Nurse practitioners are in high demand in the U.S. In fact, the Bureau of Labor Statistics (BLS Oct. 2017) expects that job openings for these highly trained professionals will swell 36 percent from 2016 to 2026—more than five times the average projected growth among all professions in that same decade.
But for those working professionals who are interested in joining this personally rewarding and financially stable career, the idea of going back to school can seem daunting. Specifically, those individuals who did not earn an undergraduate degree in the nursing profession, starting over from square one may seem like an insurmountable task.
Luckily, there are options.
A direct entry NP program allows people who hold bachelor’s degrees from non-nursing programs to jump directly into an NP master’s level program. While some direct entry programs require applicants to have already earned an RN license, many others do not, which makes this an extremely attractive track for those smart and dedicated professionals looking to make a career change. A direct entry program can allow students to become licensed as an RN as well as credentialed as a nurse practitioner in two years or more.
Keep reading to learn more about what a direct entry NP program is, what the admissions requirements are for this type of program, and which direct entry NP program may be right for you.
The terminology for different available nursing programs can get a bit confusing for the uninitiated. While there are plenty of programs that allow students to take a traditional route, first earning a BSN, then working as an RN, followed by earning an MSN, there are also a number of programs for students that buck that tradition. Three of the most common non-traditional programs are:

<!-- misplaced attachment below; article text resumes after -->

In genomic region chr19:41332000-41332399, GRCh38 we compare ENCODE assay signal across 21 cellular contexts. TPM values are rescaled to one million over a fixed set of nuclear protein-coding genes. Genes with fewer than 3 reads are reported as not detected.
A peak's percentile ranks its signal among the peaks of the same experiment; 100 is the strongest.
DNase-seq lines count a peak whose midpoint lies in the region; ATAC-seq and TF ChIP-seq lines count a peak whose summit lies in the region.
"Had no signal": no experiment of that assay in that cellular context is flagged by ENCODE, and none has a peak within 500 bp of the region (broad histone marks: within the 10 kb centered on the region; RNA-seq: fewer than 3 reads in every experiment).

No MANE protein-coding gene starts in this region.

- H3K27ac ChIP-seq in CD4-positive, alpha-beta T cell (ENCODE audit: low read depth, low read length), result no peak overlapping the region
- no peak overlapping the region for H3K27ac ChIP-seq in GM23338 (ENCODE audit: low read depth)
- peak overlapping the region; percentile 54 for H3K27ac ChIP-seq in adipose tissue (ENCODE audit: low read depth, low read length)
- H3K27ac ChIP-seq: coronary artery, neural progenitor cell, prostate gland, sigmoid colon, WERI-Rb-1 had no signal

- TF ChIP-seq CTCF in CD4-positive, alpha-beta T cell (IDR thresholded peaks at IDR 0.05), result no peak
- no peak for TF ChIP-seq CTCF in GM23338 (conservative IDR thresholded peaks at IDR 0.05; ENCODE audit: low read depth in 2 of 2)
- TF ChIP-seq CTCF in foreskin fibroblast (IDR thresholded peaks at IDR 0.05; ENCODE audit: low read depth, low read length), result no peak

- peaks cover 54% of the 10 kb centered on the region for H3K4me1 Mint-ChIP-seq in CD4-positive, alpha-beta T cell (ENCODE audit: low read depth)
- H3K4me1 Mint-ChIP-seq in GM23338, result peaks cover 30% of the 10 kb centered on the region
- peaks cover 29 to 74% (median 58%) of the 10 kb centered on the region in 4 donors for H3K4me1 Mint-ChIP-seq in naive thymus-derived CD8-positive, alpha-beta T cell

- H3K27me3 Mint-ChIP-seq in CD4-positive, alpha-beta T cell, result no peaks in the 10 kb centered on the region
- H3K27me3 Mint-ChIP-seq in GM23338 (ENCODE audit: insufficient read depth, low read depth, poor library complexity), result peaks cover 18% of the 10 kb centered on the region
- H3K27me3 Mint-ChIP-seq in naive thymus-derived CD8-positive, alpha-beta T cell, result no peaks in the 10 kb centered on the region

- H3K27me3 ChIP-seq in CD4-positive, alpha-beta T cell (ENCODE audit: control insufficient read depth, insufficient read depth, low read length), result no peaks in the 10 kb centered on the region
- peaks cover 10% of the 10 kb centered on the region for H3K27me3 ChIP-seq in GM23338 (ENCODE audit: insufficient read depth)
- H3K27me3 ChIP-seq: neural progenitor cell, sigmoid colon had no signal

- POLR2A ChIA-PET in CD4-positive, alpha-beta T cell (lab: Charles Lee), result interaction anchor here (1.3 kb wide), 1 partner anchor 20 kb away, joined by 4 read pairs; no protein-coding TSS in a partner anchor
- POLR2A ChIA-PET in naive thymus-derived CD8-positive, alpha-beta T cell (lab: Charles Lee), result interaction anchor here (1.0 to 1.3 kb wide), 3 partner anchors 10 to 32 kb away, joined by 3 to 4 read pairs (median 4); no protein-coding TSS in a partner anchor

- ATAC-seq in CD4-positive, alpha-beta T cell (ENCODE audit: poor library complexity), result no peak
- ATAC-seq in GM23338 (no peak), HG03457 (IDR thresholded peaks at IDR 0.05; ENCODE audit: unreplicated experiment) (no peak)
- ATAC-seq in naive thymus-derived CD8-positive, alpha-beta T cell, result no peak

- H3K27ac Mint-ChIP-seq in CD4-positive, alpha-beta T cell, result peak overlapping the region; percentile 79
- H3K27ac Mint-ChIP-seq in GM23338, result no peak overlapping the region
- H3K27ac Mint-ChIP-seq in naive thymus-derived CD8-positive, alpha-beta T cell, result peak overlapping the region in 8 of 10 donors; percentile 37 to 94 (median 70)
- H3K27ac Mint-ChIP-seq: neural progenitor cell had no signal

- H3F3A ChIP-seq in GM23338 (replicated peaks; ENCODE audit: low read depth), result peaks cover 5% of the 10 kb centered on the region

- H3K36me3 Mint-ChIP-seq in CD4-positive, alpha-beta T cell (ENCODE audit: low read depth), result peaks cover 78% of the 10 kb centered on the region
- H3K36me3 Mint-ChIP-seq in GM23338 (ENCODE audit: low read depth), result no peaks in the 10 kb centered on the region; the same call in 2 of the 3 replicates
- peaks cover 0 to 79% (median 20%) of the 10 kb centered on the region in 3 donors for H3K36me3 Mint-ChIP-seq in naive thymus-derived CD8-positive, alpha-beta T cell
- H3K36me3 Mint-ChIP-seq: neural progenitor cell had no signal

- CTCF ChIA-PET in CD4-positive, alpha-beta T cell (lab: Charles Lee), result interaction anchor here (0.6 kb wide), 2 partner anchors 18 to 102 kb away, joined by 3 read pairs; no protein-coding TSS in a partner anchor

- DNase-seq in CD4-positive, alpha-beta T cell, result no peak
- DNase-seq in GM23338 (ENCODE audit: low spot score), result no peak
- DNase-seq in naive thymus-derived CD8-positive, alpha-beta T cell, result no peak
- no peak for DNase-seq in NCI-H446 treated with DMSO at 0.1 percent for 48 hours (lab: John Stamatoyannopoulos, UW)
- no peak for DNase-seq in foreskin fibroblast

A direct entry NP program is appropriate for students who have earned an undergraduate degree that is not in nursing, but who wish to pursue a career as a nurse practitioner. These programs allow students to enter the MSN track directly without first earning a BSN, although they will still need to complete certain prerequisite courses, depending on their undergraduate degree and on whether or not they have already earned an RN.
In nursing education parlance, a bridge NP program is one that allows practicing registered nurses who have earned an associate’s degree or diploma to pursue an MSN and a BSN concurrently. In many cases, these bridge programs allow students to earn course credit for their work experience as an RN, which means they can complete both degrees faster.
The world “accelerated” is used a bit more freely than “direct entry” or “bridge” in the context of advanced nursing programs. An accelerated nursing program usually refers to a direct entry program, but when the term is used, it tends to indicate that the applicant must already have an RN license to apply. However, schools can use this particular term differently, so applicants should be diligent in determining the requirements for the particular program they want to pursue.
As with any university program, admissions requirements for each direct entry MSN program will differ somewhat, but there are still things that applicants can expect to submit in most cases, including:
For some programs, students will need to submit transcripts to show proof that they have completed certain prerequisite courses such as human anatomy, biology, and statistics. For other programs, students are permitted to complete these prerequisites along with their other coursework if necessary, so applicants should be sure to find out what id required for the program to which they want to apply.
Azusa Pacific University: Azusa Pacific University (APU) offers a direct entry MSN program that they have titled an “Entry Level Master’s” or ELM program. ELM students must have earned an undergraduate degree (or higher) in a non-nursing profession to be eligible. The ELM program prepares students for both RN licensure and APRN credentialing. Some of the courses required for ELM students over the course of the four-semester program include: